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Specifications (Cont')

In a network scenario, the incoming ISP line can experience voltage spikes just like anything else electrical. Since this line runs at something in the ballpark of your 50V telco wire, clamping was chosen to engage at 70Volts DC. If your high speed Internet service has no spike protection, it should. What's more important, a little $$$ invested in long term piece of mind, or a blown hub?

A standard LAN connection would have approximately 5VDC due to the voltage from the ISA or PCI slot. The MAX 8 also sports a LAN pass-through for say, a server or other critical connection. This connection I chose to spotlight. The center RJ-45 modules pop right out and are completely separate from any other connection. If the LAN voltage gets clamped, it has no effect on the 120V protection for example.

The LAN module featured to the right has a simple design. All that was used for clamping was nine 1N4007 diodes per twisted pair. At 0.7 volts each, 6.3 volts would be the cutoff level per line. A simple design that works.

The four pairs of office grade telephone jacks have a clamping rating of 260V. The last time I measured the DC level on my home telephone, my meter read 50 volts. Why choose 260V for clamping then? I have no idea other than possibly office grade interior phones run at higher voltages. For home telco use, the MAX 8 offers little spike protection. As noted before, both the RJ-11 and RJ-45 plugs into the dual device receptacles.

EMI & RFI (electromagnetic interference & radio frequency interference) has become a serious issue today. Computers, cell phones and other electronic gadgets emit huge amounts of radiation, especially those without metal cases. The current trend of so much plastic, colored or otherwise, will end up causing cancer over a long period of time (i.e.. years). Think about it. What frequency does your microwave use to cook food? It's in the GHz range. We now have several processors in the GHz range.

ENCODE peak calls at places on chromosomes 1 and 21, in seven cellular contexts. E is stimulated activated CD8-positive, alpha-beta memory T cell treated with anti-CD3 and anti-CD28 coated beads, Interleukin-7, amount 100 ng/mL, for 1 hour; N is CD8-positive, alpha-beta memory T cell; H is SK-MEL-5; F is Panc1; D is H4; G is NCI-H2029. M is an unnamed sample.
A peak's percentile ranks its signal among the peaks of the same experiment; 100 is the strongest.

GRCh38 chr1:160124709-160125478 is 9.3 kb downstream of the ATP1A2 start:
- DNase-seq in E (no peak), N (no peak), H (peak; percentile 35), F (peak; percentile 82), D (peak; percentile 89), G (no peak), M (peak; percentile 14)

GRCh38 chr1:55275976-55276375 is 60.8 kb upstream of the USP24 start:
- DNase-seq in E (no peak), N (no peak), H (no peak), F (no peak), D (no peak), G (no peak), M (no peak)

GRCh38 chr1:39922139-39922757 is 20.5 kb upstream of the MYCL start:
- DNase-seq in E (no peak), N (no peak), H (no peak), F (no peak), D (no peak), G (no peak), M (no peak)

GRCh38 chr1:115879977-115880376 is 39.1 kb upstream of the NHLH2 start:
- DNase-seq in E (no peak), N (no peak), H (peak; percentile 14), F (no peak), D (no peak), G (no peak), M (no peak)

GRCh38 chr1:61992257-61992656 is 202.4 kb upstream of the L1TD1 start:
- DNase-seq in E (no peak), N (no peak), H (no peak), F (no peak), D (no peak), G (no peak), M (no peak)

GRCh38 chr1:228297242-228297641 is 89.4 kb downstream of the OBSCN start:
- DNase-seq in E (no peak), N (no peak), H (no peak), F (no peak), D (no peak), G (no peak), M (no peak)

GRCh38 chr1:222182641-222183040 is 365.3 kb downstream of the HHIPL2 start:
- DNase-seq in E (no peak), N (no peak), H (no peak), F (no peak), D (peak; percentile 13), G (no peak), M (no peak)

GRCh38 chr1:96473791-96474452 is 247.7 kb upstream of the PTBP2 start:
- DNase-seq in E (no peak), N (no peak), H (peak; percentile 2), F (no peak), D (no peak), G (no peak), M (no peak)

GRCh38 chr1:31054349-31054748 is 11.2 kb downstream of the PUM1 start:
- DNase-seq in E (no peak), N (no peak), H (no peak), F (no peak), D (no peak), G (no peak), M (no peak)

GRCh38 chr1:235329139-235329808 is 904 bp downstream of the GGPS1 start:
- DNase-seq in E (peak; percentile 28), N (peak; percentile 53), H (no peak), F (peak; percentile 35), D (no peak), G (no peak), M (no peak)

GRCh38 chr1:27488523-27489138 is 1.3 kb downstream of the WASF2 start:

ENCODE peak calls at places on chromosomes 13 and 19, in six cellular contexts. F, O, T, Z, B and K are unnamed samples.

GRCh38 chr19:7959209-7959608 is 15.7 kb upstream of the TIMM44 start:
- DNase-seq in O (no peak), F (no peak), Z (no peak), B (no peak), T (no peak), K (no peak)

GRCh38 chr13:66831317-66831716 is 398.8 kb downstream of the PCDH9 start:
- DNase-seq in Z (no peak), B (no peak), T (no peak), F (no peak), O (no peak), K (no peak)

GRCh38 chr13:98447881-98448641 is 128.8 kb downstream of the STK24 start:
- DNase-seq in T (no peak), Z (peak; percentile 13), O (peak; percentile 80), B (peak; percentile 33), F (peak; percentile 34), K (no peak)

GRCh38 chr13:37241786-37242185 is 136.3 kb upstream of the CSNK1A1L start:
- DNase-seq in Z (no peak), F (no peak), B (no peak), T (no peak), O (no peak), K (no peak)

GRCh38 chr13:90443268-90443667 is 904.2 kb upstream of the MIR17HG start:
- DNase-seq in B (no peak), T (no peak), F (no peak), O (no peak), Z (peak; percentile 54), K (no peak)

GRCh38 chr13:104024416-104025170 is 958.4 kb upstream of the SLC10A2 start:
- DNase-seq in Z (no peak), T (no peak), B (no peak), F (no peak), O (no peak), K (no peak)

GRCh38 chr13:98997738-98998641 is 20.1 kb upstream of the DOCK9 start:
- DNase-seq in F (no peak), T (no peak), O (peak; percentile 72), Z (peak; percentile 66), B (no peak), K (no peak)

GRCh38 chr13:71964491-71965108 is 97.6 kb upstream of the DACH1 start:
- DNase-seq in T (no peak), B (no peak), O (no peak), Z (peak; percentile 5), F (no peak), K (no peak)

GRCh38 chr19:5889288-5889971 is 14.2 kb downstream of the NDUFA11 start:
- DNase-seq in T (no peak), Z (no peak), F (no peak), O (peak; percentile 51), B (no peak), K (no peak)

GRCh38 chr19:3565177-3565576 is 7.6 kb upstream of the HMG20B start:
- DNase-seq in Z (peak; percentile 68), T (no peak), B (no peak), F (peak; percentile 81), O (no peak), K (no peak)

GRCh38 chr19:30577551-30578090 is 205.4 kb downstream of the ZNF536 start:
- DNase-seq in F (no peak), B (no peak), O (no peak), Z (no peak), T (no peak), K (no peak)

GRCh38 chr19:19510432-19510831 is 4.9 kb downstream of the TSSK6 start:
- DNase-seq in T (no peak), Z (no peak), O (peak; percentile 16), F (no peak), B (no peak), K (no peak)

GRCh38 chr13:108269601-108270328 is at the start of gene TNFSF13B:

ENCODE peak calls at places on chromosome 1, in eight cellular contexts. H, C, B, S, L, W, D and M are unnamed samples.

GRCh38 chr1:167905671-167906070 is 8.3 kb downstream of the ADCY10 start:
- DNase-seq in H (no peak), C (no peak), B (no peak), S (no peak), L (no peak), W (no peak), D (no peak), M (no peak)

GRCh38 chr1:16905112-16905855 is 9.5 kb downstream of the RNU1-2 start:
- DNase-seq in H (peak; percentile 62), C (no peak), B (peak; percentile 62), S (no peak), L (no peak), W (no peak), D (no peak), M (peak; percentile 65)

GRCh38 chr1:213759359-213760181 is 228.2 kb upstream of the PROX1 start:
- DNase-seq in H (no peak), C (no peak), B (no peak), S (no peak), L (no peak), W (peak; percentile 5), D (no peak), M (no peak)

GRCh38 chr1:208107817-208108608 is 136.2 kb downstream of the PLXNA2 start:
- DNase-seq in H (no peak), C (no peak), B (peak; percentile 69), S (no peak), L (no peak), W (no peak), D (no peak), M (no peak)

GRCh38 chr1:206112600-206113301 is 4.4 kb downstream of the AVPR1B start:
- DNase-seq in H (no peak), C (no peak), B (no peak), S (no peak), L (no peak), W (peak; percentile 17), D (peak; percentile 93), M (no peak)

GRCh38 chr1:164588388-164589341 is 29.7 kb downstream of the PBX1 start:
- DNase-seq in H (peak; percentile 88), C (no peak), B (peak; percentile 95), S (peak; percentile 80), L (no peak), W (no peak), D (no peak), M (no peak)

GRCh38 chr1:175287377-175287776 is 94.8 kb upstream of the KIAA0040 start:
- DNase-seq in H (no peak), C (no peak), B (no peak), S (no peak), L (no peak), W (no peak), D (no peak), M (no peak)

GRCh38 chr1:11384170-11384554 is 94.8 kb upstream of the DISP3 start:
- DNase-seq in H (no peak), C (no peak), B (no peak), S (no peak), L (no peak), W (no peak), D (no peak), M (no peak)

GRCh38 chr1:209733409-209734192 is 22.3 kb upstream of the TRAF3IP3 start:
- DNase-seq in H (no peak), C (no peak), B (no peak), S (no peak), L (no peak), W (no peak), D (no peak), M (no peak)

The major parts I saw in the case for general line filtration were the huge red 225,000µF 400V capacitor and the donut shaped green inductor (also with red wire). This provides 50dB of attenuation in the 100KHz to 1MHz range. 50dB equals a reduction of 316 times from the input noise value.

Lastly, I was greatly disturbed by the lack of a fully shielded metallic case. Even on TrippLite's ISOBar/Tel lineup, all models above the $50 price point come in a heavy duty metal case. At well over $150, the lack of metal case is totally unacceptable. EMI & RFI can run wild if such a source is placed near the Panamax. Only if that kind of "dirty" signal emanates from an outside source and sneaks into the AC line can the MAX 8 manage to filter it out. I have serious reservations about placing this protector in the vicinity of any such source. These can include computers, fax machines and fluorescent lighting.

Conclusion

When all is said and done, the MAX 8 is a great idea, but one that requires a few improvements and tweaks here and there before it can rein king over all other units. That being stated, I do believe that if Panamax chooses to place the guts into a metal case and lower the price somewhat, the MAX 8 would be the de facto standard in surge protection. At nearly $170 and a small consumer market presence, the asking price will lead wary buyers to the Belkin or TrippLite products, which offer similar performance in many of the same categories but at a significantly reduced price. Recommended with caveats.

William Yaple
01/27/01

 





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